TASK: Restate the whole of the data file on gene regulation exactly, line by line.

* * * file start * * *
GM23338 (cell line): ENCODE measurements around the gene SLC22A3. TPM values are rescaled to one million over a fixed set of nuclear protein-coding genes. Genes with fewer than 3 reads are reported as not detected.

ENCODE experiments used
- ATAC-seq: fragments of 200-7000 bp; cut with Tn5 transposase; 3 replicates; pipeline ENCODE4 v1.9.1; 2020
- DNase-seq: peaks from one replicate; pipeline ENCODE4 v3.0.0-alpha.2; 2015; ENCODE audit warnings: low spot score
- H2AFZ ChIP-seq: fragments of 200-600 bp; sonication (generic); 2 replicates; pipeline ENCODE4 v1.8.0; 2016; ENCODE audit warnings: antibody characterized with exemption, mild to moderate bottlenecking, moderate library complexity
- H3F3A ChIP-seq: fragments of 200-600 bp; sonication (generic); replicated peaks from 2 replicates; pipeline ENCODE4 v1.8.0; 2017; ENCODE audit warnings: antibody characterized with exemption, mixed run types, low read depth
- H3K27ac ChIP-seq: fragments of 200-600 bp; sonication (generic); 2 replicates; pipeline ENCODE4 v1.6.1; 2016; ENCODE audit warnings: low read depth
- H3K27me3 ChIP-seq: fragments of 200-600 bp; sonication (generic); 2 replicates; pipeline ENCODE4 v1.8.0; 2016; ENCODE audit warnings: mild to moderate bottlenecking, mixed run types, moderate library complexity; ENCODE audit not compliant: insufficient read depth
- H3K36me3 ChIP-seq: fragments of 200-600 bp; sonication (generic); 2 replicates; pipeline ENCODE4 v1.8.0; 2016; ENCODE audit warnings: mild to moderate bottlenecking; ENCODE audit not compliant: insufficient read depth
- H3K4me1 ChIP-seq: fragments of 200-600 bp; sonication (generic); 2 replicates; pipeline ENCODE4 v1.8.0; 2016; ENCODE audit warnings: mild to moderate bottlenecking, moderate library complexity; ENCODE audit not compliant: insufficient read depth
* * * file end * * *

GM23338 (cell line): ENCODE measurements around the gene SLC22A3. TPM values are rescaled to one million over a fixed set of nuclear protein-coding genes. Genes with fewer than 3 reads are reported as not detected.

ENCODE experiments used
- ATAC-seq: fragments of 200-7000 bp; cut with Tn5 transposase; 3 replicates; pipeline ENCODE4 v1.9.1; 2020
- DNase-seq: peaks from one replicate; pipeline ENCODE4 v3.0.0-alpha.2; 2015; ENCODE audit warnings: low spot score
- H2AFZ ChIP-seq: fragments of 200-600 bp; sonication (generic); 2 replicates; pipeline ENCODE4 v1.8.0; 2016; ENCODE audit warnings: antibody characterized with exemption, mild to moderate bottlenecking, moderate library complexity
- H3F3A ChIP-seq: fragments of 200-600 bp; sonication (generic); replicated peaks from 2 replicates; pipeline ENCODE4 v1.8.0; 2017; ENCODE audit warnings: antibody characterized with exemption, mixed run types, low read depth
- H3K27ac ChIP-seq: fragments of 200-600 bp; sonication (generic); 2 replicates; pipeline ENCODE4 v1.6.1; 2016; ENCODE audit warnings: low read depth
- H3K27me3 ChIP-seq: fragments of 200-600 bp; sonication (generic); 2 replicates; pipeline ENCODE4 v1.8.0; 2016; ENCODE audit warnings: mild to moderate bottlenecking, mixed run types, moderate library complexity; ENCODE audit not compliant: insufficient read depth
- H3K36me3 ChIP-seq: fragments of 200-600 bp; sonication (generic); 2 replicates; pipeline ENCODE4 v1.8.0; 2016; ENCODE audit warnings: mild to moderate bottlenecking; ENCODE audit not compliant: insufficient read depth
- H3K4me1 ChIP-seq: fragments of 200-600 bp; sonication (generic); 2 replicates; pipeline ENCODE4 v1.8.0; 2016; ENCODE audit warnings: mild to moderate bottlenecking, moderate library complexity; ENCODE audit not compliant: insufficient read depth